I was at a karaoke bar with my best friend and we got hardcore hit-on by this total creep, who turned away from the stage to stare at us non-stop for several minutes.  First we asked him to stop staring at us and he straight-up refused so we got more aggressive and demanded he stop staring at us, which caused him to throw a massive tantrum which involved cussing us out and getting in our faces.  When my friend (who was receiving the majority of the attention and aggression from him) told him she’s gay, he screamed that she is a “fucking dyke whore” in her face.  I tried to get a bouncer to help but as soon as the guy saw security coming, he stopped freaking out and sat back down.  A few minutes later the creep went over to a woman sitting with friends at the karaoke stage and sat next to her, and over the course of a few minutes began leaning closer and closer to her and eventually put his arm around her and started playing with her hair.  Everything about her body language said “Leave me the fuck alone”.  She was facing away from him, leaning as far away from him as she couldn’t without falling out of her chair, etc.  But he either didn’t get the hint or he just ignored it, and kept touching her hair, rubbing her shoulder and whispering who knows what into her ear while she pretended it wasn’t happening and continued her conversation with her friends, who sat horrified but never told the guy to fuck off.  I walked up and asked the woman if she knew him and if she wanted me to make him go away and she said she didn’t know him but that she was fine, I didn’t need to intervene.  However, her body language was SO clear (imagine sitting with one buttcheek on a chair, leaning as far as humanly possible to one side) that I went and got the bouncer anyway, who kicked the guy out finally.  Hands down to this day it is one of the worst cases of predatory sexual harassment I’ve experienced in a bar.  It also proved to me how afraid women are of men that they won’t stand up for themselves and say “No”, even if they are being touched and creeped on, and how important it is that we trust our guts and stick up for each other.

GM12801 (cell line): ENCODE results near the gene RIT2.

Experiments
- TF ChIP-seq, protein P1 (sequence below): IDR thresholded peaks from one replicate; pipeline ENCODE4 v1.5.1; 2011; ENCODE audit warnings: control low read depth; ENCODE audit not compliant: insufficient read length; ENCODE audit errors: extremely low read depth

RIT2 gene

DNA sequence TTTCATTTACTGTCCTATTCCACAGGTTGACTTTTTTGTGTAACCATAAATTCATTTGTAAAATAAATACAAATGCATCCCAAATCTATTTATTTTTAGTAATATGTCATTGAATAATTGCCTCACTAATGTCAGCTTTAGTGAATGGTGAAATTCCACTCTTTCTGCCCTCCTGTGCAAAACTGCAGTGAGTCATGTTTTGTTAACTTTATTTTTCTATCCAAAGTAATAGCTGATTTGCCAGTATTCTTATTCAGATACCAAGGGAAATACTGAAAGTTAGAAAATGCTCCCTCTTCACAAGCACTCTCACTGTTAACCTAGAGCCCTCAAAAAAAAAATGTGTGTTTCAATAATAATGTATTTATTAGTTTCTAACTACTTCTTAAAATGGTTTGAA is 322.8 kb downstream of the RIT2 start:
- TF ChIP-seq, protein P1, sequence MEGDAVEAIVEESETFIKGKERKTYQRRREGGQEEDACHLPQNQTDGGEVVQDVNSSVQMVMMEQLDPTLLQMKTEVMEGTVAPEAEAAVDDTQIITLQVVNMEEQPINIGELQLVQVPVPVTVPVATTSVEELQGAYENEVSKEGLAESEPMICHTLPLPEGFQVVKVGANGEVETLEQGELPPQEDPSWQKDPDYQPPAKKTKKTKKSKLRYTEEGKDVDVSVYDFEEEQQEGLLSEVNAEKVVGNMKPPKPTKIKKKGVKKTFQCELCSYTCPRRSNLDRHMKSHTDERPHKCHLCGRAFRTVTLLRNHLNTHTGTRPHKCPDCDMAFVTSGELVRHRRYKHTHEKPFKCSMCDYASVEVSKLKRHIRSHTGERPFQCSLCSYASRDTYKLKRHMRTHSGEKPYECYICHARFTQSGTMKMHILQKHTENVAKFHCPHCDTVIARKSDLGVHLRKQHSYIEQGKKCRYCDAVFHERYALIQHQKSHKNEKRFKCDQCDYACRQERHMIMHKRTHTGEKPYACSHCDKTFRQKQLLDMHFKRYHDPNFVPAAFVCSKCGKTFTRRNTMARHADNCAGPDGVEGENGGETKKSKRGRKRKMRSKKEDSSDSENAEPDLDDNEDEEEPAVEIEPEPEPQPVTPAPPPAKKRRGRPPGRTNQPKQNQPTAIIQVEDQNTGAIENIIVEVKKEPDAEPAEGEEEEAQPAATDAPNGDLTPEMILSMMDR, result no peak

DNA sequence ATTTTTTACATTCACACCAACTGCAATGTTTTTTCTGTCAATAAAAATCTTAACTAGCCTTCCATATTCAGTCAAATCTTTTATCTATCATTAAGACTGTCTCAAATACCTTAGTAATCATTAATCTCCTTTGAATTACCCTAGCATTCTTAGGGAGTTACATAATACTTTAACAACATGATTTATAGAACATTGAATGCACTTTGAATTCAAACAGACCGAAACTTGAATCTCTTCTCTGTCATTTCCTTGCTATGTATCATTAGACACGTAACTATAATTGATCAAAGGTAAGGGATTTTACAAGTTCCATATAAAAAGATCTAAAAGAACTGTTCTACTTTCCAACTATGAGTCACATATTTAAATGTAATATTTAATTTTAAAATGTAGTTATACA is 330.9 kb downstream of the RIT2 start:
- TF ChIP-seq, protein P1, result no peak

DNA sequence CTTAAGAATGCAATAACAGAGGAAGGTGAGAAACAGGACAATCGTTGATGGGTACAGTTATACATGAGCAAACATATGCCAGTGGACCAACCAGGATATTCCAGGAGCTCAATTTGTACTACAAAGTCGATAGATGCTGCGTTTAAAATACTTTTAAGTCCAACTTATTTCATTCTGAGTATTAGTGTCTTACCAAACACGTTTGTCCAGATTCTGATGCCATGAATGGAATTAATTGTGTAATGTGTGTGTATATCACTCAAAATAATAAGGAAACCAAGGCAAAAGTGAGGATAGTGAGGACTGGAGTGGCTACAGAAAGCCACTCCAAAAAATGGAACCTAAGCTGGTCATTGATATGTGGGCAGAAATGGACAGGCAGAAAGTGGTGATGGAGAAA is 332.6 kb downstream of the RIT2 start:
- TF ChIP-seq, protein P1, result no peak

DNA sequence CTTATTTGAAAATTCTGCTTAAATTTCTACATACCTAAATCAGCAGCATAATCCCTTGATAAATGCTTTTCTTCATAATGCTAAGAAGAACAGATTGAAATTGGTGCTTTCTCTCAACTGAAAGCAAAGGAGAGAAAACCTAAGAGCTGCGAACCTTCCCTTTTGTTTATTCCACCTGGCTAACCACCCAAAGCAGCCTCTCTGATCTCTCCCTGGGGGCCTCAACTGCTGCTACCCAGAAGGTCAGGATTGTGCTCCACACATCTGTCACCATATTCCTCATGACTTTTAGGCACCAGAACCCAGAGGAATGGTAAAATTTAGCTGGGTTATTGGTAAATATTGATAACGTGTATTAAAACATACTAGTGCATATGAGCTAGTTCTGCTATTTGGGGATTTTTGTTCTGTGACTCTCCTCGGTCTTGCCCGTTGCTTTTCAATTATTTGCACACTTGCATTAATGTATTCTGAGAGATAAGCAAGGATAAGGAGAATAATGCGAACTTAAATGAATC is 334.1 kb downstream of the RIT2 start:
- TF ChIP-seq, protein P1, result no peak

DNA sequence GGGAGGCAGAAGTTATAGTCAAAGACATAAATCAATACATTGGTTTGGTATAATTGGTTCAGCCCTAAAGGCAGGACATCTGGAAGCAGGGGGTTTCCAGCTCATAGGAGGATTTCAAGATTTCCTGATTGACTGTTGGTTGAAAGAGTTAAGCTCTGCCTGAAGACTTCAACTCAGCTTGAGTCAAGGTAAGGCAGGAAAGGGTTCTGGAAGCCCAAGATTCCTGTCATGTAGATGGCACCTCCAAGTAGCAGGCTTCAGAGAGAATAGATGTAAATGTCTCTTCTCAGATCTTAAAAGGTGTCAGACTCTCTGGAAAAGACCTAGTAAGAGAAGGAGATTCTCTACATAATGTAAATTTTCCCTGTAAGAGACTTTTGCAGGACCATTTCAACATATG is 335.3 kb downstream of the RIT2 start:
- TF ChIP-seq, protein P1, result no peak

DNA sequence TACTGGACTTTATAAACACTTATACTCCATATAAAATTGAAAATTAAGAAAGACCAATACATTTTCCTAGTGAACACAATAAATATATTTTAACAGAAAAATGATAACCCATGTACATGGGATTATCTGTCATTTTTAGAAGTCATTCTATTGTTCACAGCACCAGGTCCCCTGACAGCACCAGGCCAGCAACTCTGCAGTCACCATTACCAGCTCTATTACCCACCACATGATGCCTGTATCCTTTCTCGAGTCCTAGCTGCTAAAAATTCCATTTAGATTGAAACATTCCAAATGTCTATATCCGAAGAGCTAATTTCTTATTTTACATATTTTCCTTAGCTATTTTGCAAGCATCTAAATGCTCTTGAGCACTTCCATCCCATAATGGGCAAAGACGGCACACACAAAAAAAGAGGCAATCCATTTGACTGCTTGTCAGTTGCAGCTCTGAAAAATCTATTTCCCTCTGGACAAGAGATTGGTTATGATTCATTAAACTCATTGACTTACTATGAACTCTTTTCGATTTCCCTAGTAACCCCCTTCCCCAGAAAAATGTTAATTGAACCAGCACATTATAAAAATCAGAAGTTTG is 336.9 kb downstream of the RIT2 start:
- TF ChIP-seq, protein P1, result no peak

(via misandry-mermaid)

(via contracat25)

(via chennny)

(via chennny)


too latE?


too latE?

(via chennny)

Treat her like you’re still trying to win her, and that’s how you’ll never lose her.

(via iamrising)


Oh, it really is.

(via kandakane)

maybe love isn’t heart-shaped
maybe love is in the shape of your eyebrows raising, mock-offended
when i tell you that i can’t take my tea without sugar
maybe love is in the shape of your mouth when you smirk
and i call you out for being a smug bastard but my voice betrays me
when it sounds more of an endearment than a mean comment
maybe love is in the shape of your back arching off the bed
hips pressing close with mine and mouth even closer
maybe love is in the shape of us with our limbs wound over each other
as if it’s too cold at night and you’re not a human heater, even in summer